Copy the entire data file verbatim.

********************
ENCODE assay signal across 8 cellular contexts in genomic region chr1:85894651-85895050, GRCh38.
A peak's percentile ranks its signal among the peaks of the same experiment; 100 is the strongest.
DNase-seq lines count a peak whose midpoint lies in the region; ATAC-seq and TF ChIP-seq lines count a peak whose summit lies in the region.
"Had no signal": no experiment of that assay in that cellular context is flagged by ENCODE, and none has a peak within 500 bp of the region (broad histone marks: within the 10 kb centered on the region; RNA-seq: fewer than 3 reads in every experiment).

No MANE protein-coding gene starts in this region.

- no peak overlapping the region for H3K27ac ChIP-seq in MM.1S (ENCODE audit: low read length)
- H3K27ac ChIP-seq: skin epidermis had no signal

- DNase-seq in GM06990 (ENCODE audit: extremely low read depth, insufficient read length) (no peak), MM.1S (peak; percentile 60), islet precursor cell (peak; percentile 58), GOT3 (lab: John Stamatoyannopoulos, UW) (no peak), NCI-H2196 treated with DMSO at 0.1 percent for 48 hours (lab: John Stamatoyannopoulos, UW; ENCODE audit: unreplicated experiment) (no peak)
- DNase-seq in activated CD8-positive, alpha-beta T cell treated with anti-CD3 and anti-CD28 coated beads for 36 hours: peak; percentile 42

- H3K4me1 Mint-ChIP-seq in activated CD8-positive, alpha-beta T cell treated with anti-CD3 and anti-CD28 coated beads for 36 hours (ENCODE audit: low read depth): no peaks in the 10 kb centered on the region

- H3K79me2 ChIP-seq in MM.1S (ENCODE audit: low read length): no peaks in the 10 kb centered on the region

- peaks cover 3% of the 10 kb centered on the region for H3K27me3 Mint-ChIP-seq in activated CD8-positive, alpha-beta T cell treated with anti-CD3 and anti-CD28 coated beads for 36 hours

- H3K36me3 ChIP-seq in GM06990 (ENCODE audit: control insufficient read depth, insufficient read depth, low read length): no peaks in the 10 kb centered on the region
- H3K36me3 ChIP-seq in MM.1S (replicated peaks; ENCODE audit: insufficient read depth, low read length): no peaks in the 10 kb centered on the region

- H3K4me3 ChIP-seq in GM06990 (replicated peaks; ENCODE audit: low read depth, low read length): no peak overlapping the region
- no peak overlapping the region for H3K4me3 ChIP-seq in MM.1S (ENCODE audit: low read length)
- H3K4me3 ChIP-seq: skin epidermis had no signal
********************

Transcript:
ENCODE assay signal across 8 cellular contexts in genomic region chr1:85894651-85895050, GRCh38.
A peak's percentile ranks its signal among the peaks of the same experiment; 100 is the strongest.
DNase-seq lines count a peak whose midpoint lies in the region; ATAC-seq and TF ChIP-seq lines count a peak whose summit lies in the region.
"Had no signal": no experiment of that assay in that cellular context is flagged by ENCODE, and none has a peak within 500 bp of the region (broad histone marks: within the 10 kb centered on the region; RNA-seq: fewer than 3 reads in every experiment).

No MANE protein-coding gene starts in this region.

- no peak overlapping the region for H3K27ac ChIP-seq in MM.1S (ENCODE audit: low read length)
- H3K27ac ChIP-seq: skin epidermis had no signal

- DNase-seq in GM06990 (ENCODE audit: extremely low read depth, insufficient read length) (no peak), MM.1S (peak; percentile 60), islet precursor cell (peak; percentile 58), GOT3 (lab: John Stamatoyannopoulos, UW) (no peak), NCI-H2196 treated with DMSO at 0.1 percent for 48 hours (lab: John Stamatoyannopoulos, UW; ENCODE audit: unreplicated experiment) (no peak)
- DNase-seq in activated CD8-positive, alpha-beta T cell treated with anti-CD3 and anti-CD28 coated beads for 36 hours: peak; percentile 42

- H3K4me1 Mint-ChIP-seq in activated CD8-positive, alpha-beta T cell treated with anti-CD3 and anti-CD28 coated beads for 36 hours (ENCODE audit: low read depth): no peaks in the 10 kb centered on the region

- H3K79me2 ChIP-seq in MM.1S (ENCODE audit: low read length): no peaks in the 10 kb centered on the region

- peaks cover 3% of the 10 kb centered on the region for H3K27me3 Mint-ChIP-seq in activated CD8-positive, alpha-beta T cell treated with anti-CD3 and anti-CD28 coated beads for 36 hours

- H3K36me3 ChIP-seq in GM06990 (ENCODE audit: control insufficient read depth, insufficient read depth, low read length): no peaks in the 10 kb centered on the region
- H3K36me3 ChIP-seq in MM.1S (replicated peaks; ENCODE audit: insufficient read depth, low read length): no peaks in the 10 kb centered on the region

- H3K4me3 ChIP-seq in GM06990 (replicated peaks; ENCODE audit: low read depth, low read length): no peak overlapping the region
- no peak overlapping the region for H3K4me3 ChIP-seq in MM.1S (ENCODE audit: low read length)
- H3K4me3 ChIP-seq: skin epidermis had no signal